EEB events: Thursday seminar: The evolutionary enigma of sex: Sally Otto, University of British Columbia
Sally Otto, Professor, Department of Zoology, University of British Columbia
One of the greatest puzzles in evolutionary biology is the high frequency of sexual reproduction and recombination. Given that individuals surviving to reproductive age have genomes that function in the current environment, why should they risk shuffling their genes with those of another individual? Mathematical models are especially important in developing predictions about when sex and recombination can evolve, because it is difficult to intuit the outcome of evolution with several interacting genes. Interestingly, early theoretical analyses found it difficult to identify conditions favoring the evolution of high rates of sex. One reason why an answer to the paradox of sex has been so elusive is that our models have focused unduly on populations that are infinite in size, unstructured, and isolated from other species. Yet most verbal theories for sex and recombination consider a finite number of genotypes evolving in a biologically and/or physically complex world. In this talk, I review the various hypotheses for why sex and recombination is so prevalent and discuss theoretical results indicating which of these hypotheses is most promising.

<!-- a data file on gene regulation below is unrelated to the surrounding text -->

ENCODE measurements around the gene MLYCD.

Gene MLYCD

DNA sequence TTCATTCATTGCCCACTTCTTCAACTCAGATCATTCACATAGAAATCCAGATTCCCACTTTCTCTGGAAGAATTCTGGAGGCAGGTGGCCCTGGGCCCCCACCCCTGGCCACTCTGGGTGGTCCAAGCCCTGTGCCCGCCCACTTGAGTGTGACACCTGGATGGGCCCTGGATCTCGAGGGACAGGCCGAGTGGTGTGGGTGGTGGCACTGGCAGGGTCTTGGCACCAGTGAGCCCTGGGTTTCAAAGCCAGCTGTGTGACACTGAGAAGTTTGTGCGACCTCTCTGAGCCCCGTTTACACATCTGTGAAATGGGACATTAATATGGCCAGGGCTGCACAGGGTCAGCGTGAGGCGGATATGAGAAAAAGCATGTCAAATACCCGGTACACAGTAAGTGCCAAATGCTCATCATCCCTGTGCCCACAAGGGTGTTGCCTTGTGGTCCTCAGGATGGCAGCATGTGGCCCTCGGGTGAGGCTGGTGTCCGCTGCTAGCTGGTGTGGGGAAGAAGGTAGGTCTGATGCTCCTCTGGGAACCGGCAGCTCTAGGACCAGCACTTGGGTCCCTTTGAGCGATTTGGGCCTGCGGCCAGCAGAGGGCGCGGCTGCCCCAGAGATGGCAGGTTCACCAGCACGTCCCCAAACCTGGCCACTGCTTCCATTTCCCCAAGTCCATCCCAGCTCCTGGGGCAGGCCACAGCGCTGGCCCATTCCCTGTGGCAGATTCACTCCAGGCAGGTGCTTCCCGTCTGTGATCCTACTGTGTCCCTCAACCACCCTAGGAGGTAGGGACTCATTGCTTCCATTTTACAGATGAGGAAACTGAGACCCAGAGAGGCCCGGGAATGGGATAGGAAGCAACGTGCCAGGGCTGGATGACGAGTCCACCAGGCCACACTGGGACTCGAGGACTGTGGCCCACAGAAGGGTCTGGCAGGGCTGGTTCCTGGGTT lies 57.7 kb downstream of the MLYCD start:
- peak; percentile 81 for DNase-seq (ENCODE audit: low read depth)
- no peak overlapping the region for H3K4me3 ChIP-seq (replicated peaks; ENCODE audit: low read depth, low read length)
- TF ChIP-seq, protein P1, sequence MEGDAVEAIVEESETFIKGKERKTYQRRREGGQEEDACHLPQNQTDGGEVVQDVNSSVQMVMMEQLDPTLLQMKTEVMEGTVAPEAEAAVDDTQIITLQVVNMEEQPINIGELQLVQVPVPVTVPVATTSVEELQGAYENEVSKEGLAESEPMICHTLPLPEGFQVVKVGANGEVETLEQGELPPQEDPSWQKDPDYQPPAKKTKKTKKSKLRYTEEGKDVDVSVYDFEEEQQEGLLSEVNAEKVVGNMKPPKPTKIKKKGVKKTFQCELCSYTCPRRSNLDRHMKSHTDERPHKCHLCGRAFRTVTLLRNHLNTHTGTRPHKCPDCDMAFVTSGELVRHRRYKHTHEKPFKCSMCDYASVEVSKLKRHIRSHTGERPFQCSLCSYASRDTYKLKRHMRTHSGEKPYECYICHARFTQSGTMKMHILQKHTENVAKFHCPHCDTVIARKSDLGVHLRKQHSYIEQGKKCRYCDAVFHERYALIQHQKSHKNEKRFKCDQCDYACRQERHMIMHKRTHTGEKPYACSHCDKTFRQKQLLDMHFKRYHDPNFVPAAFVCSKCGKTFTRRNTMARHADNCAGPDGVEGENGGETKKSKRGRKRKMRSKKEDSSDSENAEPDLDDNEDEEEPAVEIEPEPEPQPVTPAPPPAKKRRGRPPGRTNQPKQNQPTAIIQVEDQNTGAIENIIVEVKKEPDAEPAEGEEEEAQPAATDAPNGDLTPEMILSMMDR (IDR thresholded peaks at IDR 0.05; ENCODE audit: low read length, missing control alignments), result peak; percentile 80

Host: Professor Tim James
Coffee and cookies will be served at 4 p.m.
Location: 1200 Chemistry